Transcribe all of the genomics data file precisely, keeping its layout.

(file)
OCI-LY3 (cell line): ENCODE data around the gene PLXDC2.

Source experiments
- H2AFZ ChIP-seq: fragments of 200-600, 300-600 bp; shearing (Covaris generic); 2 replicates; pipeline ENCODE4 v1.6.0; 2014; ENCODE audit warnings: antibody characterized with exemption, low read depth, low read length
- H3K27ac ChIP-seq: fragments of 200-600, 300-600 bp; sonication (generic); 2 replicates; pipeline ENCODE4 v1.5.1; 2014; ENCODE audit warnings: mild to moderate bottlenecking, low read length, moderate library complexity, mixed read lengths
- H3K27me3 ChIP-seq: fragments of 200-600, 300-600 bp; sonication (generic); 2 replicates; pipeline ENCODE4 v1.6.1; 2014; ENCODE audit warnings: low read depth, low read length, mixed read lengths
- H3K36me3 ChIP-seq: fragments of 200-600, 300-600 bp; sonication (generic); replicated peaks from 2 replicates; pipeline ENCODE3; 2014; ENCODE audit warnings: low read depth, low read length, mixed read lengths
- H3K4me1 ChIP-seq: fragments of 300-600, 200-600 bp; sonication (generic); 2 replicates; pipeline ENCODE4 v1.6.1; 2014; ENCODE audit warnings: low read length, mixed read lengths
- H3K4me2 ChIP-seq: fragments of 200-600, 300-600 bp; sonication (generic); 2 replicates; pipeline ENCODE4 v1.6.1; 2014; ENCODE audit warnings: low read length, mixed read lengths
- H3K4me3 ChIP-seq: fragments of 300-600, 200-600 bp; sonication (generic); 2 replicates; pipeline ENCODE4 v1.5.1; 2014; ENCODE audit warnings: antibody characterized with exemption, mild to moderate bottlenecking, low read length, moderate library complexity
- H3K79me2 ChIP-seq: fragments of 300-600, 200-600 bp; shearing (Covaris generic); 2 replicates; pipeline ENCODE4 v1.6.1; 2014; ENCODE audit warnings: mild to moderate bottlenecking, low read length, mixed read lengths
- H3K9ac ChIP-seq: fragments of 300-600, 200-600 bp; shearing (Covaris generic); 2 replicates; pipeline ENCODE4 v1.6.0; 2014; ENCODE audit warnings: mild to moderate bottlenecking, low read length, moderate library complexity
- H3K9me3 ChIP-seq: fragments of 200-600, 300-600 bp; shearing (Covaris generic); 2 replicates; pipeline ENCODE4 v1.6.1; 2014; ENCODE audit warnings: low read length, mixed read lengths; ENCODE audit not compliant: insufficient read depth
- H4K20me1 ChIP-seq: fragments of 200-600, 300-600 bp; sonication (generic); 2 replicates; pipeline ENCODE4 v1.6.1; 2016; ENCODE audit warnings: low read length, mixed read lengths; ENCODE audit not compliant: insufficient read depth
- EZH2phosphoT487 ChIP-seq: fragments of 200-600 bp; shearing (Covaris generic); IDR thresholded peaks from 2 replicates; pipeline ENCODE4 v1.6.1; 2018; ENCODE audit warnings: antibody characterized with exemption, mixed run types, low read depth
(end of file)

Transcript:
OCI-LY3 (cell line): ENCODE data around the gene PLXDC2.

Source experiments
- H2AFZ ChIP-seq: fragments of 200-600, 300-600 bp; shearing (Covaris generic); 2 replicates; pipeline ENCODE4 v1.6.0; 2014; ENCODE audit warnings: antibody characterized with exemption, low read depth, low read length
- H3K27ac ChIP-seq: fragments of 200-600, 300-600 bp; sonication (generic); 2 replicates; pipeline ENCODE4 v1.5.1; 2014; ENCODE audit warnings: mild to moderate bottlenecking, low read length, moderate library complexity, mixed read lengths
- H3K27me3 ChIP-seq: fragments of 200-600, 300-600 bp; sonication (generic); 2 replicates; pipeline ENCODE4 v1.6.1; 2014; ENCODE audit warnings: low read depth, low read length, mixed read lengths
- H3K36me3 ChIP-seq: fragments of 200-600, 300-600 bp; sonication (generic); replicated peaks from 2 replicates; pipeline ENCODE3; 2014; ENCODE audit warnings: low read depth, low read length, mixed read lengths
- H3K4me1 ChIP-seq: fragments of 300-600, 200-600 bp; sonication (generic); 2 replicates; pipeline ENCODE4 v1.6.1; 2014; ENCODE audit warnings: low read length, mixed read lengths
- H3K4me2 ChIP-seq: fragments of 200-600, 300-600 bp; sonication (generic); 2 replicates; pipeline ENCODE4 v1.6.1; 2014; ENCODE audit warnings: low read length, mixed read lengths
- H3K4me3 ChIP-seq: fragments of 300-600, 200-600 bp; sonication (generic); 2 replicates; pipeline ENCODE4 v1.5.1; 2014; ENCODE audit warnings: antibody characterized with exemption, mild to moderate bottlenecking, low read length, moderate library complexity
- H3K79me2 ChIP-seq: fragments of 300-600, 200-600 bp; shearing (Covaris generic); 2 replicates; pipeline ENCODE4 v1.6.1; 2014; ENCODE audit warnings: mild to moderate bottlenecking, low read length, mixed read lengths
- H3K9ac ChIP-seq: fragments of 300-600, 200-600 bp; shearing (Covaris generic); 2 replicates; pipeline ENCODE4 v1.6.0; 2014; ENCODE audit warnings: mild to moderate bottlenecking, low read length, moderate library complexity
- H3K9me3 ChIP-seq: fragments of 200-600, 300-600 bp; shearing (Covaris generic); 2 replicates; pipeline ENCODE4 v1.6.1; 2014; ENCODE audit warnings: low read length, mixed read lengths; ENCODE audit not compliant: insufficient read depth
- H4K20me1 ChIP-seq: fragments of 200-600, 300-600 bp; sonication (generic); 2 replicates; pipeline ENCODE4 v1.6.1; 2016; ENCODE audit warnings: low read length, mixed read lengths; ENCODE audit not compliant: insufficient read depth
- EZH2phosphoT487 ChIP-seq: fragments of 200-600 bp; shearing (Covaris generic); IDR thresholded peaks from 2 replicates; pipeline ENCODE4 v1.6.1; 2018; ENCODE audit warnings: antibody characterized with exemption, mixed run types, low read depth